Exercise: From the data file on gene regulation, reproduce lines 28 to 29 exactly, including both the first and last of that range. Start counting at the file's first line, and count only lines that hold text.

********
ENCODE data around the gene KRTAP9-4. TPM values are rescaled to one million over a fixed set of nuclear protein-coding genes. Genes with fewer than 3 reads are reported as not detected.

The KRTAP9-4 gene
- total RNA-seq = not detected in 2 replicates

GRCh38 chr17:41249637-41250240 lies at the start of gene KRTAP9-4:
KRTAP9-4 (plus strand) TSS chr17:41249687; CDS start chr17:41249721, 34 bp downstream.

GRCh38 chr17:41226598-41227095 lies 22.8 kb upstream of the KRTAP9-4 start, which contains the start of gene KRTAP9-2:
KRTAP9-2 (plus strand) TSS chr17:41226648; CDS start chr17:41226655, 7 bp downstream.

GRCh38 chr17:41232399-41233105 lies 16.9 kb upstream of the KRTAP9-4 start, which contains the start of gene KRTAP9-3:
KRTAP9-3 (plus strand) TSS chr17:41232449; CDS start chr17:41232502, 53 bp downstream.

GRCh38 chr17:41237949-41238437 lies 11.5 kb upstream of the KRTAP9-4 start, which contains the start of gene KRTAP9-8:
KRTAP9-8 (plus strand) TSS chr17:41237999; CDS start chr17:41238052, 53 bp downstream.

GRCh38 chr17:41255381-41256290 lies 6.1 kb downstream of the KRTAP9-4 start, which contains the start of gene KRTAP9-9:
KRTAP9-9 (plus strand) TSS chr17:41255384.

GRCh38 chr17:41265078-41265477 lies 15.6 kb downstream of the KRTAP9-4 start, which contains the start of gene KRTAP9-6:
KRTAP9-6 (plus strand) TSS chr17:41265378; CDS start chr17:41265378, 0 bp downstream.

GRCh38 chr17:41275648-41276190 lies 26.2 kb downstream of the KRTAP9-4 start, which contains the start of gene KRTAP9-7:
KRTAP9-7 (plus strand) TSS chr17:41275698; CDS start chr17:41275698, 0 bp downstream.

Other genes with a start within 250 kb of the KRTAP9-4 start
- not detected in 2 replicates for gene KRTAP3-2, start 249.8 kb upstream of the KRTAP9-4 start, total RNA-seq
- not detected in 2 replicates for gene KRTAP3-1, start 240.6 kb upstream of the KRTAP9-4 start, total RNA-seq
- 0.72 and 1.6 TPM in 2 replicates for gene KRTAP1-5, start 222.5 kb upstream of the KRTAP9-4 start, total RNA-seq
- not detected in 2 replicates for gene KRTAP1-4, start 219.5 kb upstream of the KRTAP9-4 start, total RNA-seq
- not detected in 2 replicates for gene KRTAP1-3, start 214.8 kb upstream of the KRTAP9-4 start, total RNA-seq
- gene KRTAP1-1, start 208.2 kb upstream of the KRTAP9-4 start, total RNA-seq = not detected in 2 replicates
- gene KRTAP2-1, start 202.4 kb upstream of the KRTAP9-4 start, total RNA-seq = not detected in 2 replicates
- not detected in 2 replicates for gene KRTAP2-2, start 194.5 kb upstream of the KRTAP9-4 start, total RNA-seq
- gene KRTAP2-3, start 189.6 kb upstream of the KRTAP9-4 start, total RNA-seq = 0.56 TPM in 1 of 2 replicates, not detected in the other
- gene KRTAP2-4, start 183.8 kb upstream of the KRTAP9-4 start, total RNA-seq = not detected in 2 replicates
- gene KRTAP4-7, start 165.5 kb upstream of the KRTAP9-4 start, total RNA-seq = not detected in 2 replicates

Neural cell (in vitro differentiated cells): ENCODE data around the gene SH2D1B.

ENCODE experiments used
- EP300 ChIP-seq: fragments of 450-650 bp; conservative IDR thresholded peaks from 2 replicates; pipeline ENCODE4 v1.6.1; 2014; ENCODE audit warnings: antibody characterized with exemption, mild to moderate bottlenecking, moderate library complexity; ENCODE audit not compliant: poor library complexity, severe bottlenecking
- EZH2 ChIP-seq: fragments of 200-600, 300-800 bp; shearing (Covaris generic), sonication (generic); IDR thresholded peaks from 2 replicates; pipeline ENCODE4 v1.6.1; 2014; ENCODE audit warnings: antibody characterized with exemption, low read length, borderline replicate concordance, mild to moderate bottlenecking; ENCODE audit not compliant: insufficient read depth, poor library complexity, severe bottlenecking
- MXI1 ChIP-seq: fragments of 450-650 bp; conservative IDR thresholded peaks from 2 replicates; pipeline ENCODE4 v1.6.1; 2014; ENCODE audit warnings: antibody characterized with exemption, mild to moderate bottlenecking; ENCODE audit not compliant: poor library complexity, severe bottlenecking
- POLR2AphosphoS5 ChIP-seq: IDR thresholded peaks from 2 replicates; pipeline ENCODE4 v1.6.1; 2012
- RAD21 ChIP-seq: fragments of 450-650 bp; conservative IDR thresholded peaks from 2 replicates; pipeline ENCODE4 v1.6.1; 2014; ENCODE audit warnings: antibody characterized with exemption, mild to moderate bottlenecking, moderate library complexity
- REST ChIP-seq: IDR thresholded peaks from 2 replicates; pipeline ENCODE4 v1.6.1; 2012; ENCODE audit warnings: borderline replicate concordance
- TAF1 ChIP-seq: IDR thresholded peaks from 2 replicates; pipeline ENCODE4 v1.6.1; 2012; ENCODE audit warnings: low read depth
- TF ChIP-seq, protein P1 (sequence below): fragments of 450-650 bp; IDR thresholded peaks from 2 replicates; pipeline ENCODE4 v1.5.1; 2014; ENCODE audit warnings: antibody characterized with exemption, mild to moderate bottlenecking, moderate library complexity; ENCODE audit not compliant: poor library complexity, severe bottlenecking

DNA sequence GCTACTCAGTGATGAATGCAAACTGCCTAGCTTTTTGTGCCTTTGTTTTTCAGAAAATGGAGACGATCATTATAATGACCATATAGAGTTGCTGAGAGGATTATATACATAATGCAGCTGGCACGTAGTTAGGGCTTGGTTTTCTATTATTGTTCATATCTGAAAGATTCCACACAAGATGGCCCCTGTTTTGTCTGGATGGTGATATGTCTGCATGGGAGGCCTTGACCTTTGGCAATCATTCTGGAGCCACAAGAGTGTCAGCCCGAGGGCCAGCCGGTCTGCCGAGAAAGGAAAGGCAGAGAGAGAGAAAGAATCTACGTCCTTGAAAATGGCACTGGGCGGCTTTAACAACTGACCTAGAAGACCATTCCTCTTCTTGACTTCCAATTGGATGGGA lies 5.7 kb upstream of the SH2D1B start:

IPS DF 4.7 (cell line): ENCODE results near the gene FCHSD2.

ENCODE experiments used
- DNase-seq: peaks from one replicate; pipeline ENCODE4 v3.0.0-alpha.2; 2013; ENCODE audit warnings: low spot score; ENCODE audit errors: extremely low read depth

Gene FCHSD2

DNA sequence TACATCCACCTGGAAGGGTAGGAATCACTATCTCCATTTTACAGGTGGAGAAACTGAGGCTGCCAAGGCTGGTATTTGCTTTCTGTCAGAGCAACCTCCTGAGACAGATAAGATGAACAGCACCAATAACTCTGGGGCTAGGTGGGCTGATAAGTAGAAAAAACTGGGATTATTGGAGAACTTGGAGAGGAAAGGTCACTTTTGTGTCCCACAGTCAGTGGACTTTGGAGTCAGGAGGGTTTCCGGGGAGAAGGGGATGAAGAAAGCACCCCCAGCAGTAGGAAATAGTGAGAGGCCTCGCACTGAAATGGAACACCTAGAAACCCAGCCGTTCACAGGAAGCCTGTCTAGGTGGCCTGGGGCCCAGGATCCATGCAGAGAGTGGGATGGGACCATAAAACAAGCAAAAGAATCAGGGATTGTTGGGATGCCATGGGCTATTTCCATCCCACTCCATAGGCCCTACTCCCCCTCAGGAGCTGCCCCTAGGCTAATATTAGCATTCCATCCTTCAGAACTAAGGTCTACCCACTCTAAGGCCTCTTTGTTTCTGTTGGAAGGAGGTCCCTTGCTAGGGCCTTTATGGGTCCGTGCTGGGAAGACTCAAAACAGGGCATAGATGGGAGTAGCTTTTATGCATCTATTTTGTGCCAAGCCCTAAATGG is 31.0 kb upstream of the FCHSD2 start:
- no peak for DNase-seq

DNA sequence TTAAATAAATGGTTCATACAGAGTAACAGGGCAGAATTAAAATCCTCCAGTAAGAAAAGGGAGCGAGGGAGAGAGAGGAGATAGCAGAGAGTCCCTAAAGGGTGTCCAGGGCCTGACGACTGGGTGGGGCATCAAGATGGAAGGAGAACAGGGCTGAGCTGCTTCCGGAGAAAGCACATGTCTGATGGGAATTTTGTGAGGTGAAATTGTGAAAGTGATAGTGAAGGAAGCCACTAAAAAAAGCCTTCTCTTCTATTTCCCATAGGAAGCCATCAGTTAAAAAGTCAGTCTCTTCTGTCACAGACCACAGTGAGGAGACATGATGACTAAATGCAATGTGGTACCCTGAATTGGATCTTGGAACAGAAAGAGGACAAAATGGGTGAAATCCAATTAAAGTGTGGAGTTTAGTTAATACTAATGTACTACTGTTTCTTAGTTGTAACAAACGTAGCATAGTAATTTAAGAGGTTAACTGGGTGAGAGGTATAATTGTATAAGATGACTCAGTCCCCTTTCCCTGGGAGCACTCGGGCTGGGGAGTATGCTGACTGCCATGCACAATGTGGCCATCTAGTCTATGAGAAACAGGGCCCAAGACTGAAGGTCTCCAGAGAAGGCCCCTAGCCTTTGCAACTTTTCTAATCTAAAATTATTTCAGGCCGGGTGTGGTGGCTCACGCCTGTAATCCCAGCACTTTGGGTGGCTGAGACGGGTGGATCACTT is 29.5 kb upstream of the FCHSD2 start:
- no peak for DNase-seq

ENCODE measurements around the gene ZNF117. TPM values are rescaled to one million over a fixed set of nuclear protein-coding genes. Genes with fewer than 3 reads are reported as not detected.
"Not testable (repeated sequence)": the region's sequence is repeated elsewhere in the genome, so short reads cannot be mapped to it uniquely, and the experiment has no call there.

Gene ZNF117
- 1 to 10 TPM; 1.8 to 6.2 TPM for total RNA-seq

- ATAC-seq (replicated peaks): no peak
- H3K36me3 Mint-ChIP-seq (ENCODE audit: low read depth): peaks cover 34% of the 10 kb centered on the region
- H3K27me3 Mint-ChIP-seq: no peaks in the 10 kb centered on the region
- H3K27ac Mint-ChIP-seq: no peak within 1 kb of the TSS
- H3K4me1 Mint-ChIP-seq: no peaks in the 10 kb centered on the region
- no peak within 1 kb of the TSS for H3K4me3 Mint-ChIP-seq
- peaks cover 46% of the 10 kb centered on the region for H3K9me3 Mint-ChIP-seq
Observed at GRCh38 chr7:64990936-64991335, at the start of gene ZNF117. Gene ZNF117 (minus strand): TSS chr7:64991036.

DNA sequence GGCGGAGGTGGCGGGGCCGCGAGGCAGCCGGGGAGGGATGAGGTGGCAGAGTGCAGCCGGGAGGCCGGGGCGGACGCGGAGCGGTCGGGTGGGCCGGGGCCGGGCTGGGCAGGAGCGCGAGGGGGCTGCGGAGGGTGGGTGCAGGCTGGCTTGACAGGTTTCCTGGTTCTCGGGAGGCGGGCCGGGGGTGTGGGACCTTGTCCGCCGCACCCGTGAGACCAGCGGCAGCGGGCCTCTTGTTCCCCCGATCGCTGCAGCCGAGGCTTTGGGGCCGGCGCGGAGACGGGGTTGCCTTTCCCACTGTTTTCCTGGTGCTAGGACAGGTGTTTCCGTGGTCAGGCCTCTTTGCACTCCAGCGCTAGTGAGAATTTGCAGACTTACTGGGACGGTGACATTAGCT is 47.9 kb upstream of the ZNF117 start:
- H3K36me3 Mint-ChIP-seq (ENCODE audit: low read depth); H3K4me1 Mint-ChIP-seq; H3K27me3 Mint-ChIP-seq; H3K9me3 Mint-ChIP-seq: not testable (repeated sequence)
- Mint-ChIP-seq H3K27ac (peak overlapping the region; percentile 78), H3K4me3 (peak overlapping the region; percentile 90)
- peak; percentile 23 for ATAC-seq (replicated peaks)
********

- gene KRTAP2-4, start 183.8 kb upstream of the KRTAP9-4 start, total RNA-seq = not detected in 2 replicates
- gene KRTAP4-7, start 165.5 kb upstream of the KRTAP9-4 start, total RNA-seq = not detected in 2 replicates